Today I turned 23, but to be frank I don't really care, because for me birthdays are a regular occurrence, unlike holidays, which are not, since they usually occur only annually, thus giving them their rarity. However, birthdays occur every day, so technically I am correct that a regular day is always someone's birthday, and someone's birthday always happens on a regular day, unless one is born on a worldly-irregular day, such as the 4th of July, the 31st of December, or the 1st of January, or the day before it.
Otherwise, a birthday is almost always a regular day. It is only that each day is special for a small minority of people who have happened to be born at that day, in different lengths of years ago.
Nonetheless, I can't help but to think what is left for me to experience before I leave this world. By becoming a philosopher, I feel as if I've dug up half of my grave, because philosophizing made me realize that things are not as they seem, and that includes what we see as the "full life", the lifestyle that is considered normative and of which most people have, are, and will live.
In other words, by becoming a philosopher, I've also become a metaphorical "undead", using the power of constant doubt to things we usually see as desired, such as money, academic degrees, a spouse, kids, traveling to other lands, and so forth. "The Undead Metaphor", one of my ideas, concludes that much of what life has to offer isn't worth it due to its unnecessity.
And indeed, I've "undead-ified" my life, altering the usual course of it forever, becoming a semi-hermit who largely leads an ascetic life below minimum wage (even though I'm far from poor). With not much else to experience, I either create content or consume it, and that's what my life pretty much is in a nutshell:
Creating content to be consumed, or searching content to consume. The better the content, the more benefit I and others, like you, gain.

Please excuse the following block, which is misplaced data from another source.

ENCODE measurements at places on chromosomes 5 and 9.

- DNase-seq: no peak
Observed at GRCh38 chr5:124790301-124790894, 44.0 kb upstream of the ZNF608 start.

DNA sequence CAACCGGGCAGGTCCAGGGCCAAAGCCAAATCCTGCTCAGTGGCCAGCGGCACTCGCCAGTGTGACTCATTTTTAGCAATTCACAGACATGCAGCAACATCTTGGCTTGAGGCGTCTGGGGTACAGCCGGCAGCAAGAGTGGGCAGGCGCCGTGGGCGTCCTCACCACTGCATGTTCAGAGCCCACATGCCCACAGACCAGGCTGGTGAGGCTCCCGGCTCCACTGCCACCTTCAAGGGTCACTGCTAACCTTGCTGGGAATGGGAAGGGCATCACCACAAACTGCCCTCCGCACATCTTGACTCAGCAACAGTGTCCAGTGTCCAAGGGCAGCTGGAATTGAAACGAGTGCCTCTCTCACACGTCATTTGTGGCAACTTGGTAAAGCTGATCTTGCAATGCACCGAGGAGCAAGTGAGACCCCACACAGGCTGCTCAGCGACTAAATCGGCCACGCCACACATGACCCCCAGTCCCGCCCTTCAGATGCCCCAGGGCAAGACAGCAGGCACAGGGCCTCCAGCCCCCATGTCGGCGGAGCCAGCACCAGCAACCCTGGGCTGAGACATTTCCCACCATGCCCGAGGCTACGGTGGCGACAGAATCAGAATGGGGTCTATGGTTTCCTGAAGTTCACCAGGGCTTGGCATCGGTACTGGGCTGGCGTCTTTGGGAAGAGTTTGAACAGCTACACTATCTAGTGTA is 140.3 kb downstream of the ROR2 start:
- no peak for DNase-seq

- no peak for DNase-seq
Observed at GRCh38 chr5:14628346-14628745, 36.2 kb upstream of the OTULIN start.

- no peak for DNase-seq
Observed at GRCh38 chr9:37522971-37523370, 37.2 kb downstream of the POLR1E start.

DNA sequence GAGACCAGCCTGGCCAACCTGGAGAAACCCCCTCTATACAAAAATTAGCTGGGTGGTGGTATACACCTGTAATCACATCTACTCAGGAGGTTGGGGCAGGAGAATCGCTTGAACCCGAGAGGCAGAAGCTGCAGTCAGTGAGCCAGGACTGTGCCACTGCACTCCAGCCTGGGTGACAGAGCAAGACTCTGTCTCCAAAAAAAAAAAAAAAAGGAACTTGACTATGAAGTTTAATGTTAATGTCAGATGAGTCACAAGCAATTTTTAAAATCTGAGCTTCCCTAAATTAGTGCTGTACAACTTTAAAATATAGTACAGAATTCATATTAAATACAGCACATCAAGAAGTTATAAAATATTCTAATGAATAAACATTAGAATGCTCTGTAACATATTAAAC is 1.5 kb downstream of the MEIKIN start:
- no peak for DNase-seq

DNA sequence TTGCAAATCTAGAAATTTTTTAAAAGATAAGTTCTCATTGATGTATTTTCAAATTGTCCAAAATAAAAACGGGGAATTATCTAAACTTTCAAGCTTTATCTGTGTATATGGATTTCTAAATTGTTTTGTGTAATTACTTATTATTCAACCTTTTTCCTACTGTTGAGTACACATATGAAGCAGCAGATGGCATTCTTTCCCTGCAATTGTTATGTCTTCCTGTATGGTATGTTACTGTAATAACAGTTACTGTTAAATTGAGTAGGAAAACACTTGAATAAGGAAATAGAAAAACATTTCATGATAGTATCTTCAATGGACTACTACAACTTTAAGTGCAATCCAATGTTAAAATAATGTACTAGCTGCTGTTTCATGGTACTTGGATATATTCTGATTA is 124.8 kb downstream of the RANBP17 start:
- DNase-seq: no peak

And still, although I am content, the frustrating thing is that life is largely much before me than after me. It does not matter that I've written hundreds of articles, dozens of poems, and videos, there still appears to be a reason as to why I still remain among the living even though I've done pretty much all I've ever wanted to do, and there's nothing much to be done, either. This brings me to two conclusions: either fate exists, or it doesn't, and everything is pretty much random; a fortunate order created by undetermined chaos.
The principle of fate claims that everyone and everything has a reason, and therefore, nothing can exist without a reason that is not related to a higher cosmic plan. However, like all generalizations, it is sufficient to find at least one thing or being whose existence is not related to this plan whatsoever, in order to logically claim that fate either does not exist, or exists exclusively.
In other words, there could be a cosmic reason as to why I have not died yet, even though I believe I have done pretty much all there is, or that my existence (or anyone's existence) was not determined by a higher force, and thus the legitimacy of our lives is not determined by anyone but ourselves.
As written before, the positive thing about the concept of void is that it also creates opportunity, or freedom, to fill it with whatever we desire, hence why emptiness can logically also be seen as a positive thing. As an empty room can be filled with any furniture of our choice, so our lives can be filled with whatever and whoever we want to put in them. Therefore, the concept of determinism can be seen as negative since, if true, it limits us from having things and beings that a cosmic plan does not want us to have, and will not necessarily let us have should we desire so.
Do determinism or infinite void exist? Are we allowed to technically do whatever we want without the limitation of a cosmic plan? I don't have an answer for you, but what I can say about life is this: much if not every of the moments in our limited life are an opportunity; a potential, and potential is not to be underestimated, for it can lead to great things. This is why I have decided to be against the idea of suicide, because as long as I live, something can be done, like the creation or consumption of new content, and this is why I would take this birthday to remind myself that I am happy to be alive.
Do you about your own?